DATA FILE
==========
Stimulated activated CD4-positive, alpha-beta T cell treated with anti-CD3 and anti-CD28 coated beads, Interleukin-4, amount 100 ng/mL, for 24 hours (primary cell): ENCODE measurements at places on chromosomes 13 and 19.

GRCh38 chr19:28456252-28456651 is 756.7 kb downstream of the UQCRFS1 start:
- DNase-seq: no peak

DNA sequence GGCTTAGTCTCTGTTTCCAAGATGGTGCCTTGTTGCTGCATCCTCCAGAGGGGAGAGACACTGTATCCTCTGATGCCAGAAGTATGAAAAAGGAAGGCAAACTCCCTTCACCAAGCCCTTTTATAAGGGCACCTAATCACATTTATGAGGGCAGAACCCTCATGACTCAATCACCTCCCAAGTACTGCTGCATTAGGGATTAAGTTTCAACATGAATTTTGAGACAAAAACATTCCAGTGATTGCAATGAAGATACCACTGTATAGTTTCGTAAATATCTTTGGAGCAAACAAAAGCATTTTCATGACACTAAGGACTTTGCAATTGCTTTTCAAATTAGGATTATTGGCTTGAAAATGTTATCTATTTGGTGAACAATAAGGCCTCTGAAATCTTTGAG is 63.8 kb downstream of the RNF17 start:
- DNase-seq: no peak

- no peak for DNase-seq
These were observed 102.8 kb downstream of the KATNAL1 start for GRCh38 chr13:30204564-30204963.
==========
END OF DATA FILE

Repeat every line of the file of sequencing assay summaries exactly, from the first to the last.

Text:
Stimulated activated CD4-positive, alpha-beta T cell treated with anti-CD3 and anti-CD28 coated beads, Interleukin-4, amount 100 ng/mL, for 24 hours (primary cell): ENCODE measurements at places on chromosomes 13 and 19.

GRCh38 chr19:28456252-28456651 is 756.7 kb downstream of the UQCRFS1 start:
- DNase-seq: no peak

DNA sequence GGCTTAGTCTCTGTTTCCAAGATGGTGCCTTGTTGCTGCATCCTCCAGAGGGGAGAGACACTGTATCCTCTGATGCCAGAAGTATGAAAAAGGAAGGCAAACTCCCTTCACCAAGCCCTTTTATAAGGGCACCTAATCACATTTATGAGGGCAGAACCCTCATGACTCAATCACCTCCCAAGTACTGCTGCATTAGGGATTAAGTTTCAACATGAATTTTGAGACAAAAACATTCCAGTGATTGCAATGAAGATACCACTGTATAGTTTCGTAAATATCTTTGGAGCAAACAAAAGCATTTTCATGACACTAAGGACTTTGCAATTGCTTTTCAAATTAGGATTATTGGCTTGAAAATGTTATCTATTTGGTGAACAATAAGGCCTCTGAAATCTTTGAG is 63.8 kb downstream of the RNF17 start:
- DNase-seq: no peak

- no peak for DNase-seq
These were observed 102.8 kb downstream of the KATNAL1 start for GRCh38 chr13:30204564-30204963.